The Caliph Syndrome

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Source: Pakistan Today

Cheif Justice Saqib Nisar is determined to make an important contribution to world history. He knows he will not get this chance ever again.

When he was appointed as the Chief Justice of Pakistan, by none other than the very Prime Minister whose demise has been caused by the infamous Panama Papers verdict, he knew that he had to leave a mark on the world. But more than that, he was motivated by a philosophy of governance deeply ingrained by the traditional Islamic upbringing. I call it the Caliph Syndrome in the case of Pakistan but actually it is nothing more than Messiah Complex. This mindset, if not megalomania and delusional narcissism, has led to judicial activism the likes of which were not even reached during the term of Chief Justice Iftikhar Chaudhary, the first one to go into this territory, euphoric after his restoration after a dismissal by dictator President Pervez Musharraf.

This Messiah Complex is further fed by the notion of expecting a savior, which has been In Islamic tradition, there is a ridiculously puritanical and idealistically exaggerated concept of governance in the pattern of Caliph Umer II. Some people attribute that style of governance to Umer I which holds that the Caliph or the emperor is supposed to be answerable for the death of even a lamb in a remote corner of the domain. While this sounds all good, the person who is supposed to be infatuated with this idea is the governor of the land, not the ombudsman who is supposed to ensure that law and order are kept. However, what if this zealotry actually leads to the ombudsman violating the lines set by the law and general ethics?

The Chief Justice has not only been consistently interfering in the operations of the administrative branch but has been on a rampage in terms of making ridiculous statements. This does not mean that his intentions are not good even though politically speaking he is being dubbed as the stooge of the military and bureaucratic establishment. To push this theory even further, you would find the media taking all opportunities to highlight his heroics on national TV and encouraging him to indulge further in judicial activism, with the exception of a few responsible journalists. This Chief Justice, like Iftikhar Chaudhary, has particularly been concerned with the way he is portrayed in the media.

It is perhaps the Caliph Syndrome, which so easily persuades otherwise responsible civil servants to take up the role of the Messiah, and it is perhaps the same factor that makes people so attracted to such figures. There is no surprise that the Messiah Chief Justice is the hero of many who cannot help but admire his visits to the local hospitals to inspect their operation. Chief Minister Shahbaz Sharif doing that was so 2010s.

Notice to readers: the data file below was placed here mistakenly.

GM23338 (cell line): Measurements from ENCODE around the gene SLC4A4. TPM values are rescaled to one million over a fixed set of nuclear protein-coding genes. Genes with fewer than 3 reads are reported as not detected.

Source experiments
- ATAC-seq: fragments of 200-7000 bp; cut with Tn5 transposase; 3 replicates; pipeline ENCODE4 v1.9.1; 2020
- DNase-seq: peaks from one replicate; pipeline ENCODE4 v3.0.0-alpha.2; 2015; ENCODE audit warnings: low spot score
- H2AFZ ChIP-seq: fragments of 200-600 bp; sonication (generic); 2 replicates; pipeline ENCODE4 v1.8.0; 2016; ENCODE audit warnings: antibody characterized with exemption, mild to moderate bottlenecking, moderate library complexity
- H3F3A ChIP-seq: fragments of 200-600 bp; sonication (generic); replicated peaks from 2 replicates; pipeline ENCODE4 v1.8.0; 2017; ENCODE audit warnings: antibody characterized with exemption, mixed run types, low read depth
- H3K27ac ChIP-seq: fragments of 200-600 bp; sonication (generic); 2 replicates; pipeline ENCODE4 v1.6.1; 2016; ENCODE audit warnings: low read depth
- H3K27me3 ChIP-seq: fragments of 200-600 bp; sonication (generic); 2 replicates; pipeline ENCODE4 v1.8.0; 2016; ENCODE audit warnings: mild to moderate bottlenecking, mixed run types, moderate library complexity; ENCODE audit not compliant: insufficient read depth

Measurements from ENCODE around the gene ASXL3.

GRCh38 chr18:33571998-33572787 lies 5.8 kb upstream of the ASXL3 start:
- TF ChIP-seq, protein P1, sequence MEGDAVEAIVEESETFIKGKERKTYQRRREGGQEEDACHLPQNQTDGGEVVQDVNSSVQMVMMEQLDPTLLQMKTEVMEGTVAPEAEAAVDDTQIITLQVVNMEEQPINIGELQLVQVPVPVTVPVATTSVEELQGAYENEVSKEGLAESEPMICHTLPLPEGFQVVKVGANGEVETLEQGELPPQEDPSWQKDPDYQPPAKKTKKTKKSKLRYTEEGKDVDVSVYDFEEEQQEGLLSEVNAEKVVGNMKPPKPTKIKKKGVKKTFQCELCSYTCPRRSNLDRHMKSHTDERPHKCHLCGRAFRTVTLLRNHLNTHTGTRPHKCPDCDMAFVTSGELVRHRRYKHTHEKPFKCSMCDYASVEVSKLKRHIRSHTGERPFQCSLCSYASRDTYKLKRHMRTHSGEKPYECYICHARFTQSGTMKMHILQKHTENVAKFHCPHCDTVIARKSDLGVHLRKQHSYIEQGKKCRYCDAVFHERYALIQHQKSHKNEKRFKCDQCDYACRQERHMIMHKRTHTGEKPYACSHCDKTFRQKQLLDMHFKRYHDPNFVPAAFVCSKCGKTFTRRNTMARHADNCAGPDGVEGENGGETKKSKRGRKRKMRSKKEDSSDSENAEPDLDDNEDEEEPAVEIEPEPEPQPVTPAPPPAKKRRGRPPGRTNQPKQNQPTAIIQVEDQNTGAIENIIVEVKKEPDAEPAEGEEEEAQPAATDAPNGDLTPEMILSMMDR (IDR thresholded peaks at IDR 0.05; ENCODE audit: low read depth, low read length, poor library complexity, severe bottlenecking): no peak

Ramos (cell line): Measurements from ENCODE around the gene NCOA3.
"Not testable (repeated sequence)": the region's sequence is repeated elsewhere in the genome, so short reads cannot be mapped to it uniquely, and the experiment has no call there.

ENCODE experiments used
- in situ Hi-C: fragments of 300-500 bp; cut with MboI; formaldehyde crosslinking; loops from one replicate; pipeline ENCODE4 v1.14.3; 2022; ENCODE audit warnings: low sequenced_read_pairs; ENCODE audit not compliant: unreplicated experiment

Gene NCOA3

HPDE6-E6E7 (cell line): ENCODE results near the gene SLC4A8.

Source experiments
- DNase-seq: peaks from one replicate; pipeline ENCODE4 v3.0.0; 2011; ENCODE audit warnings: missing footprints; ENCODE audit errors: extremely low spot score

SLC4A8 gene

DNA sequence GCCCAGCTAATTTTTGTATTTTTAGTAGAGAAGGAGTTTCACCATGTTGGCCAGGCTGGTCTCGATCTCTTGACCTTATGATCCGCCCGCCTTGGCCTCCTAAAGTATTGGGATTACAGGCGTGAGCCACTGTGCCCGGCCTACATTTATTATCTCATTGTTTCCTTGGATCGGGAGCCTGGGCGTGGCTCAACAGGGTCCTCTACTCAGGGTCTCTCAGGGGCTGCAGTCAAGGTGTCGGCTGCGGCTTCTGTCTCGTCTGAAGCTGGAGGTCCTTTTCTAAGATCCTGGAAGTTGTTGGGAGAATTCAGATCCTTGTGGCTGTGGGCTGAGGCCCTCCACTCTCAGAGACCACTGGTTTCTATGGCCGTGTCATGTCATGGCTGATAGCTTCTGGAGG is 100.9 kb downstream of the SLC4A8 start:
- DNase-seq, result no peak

He talks about a lot of things that the people want to hear, such as the delivery of speedy trials, public servants making the most of their time for official duties, and respecting the law and the constitution. However, his good words are undermined by the fact that he is a loudmouth with a broken filter and even that is understating the chaos that his words are causing. A person who loves to hear his own voice and who loves flaunting his old school literary chauvinism, he attracted flak with the use of his sexist analogies.

Sometimes, the lack of filter on his speech can even take darker turns, which show a glimpse of bigotry in this custodian of the Constitution and the Rights of the People. His hate for the Hindu community is evident from his Urdu language comment cited in the following clip from a Pakistani talk show.

However, there is a reason you see no other judge around the world inspecting school and hospitals.

The very fact that he lectures and his role of fatherly advice that is a problem in terms of law and order. His use of the bully pulpit is precisely what is wrong with his understanding of his role. And going out of his way for skirmishes with the leaders of a certain political party make his apolitical role controversial and partisan.

What makes the entire “Baba Rehmatey” phenomenon so ironical and hilarious is that fact that the preacher himself is violating the principles he is preaching others to follow. The most responsible person in the society is performing his job, as hardworking and sincere he may be, with utter irresponsibility.

But if Saqib Nisar thinks he is unique in this contribution, he is not the first person who considers himself Caliph Umer I in Pakistani society and he most certainly will not be the last.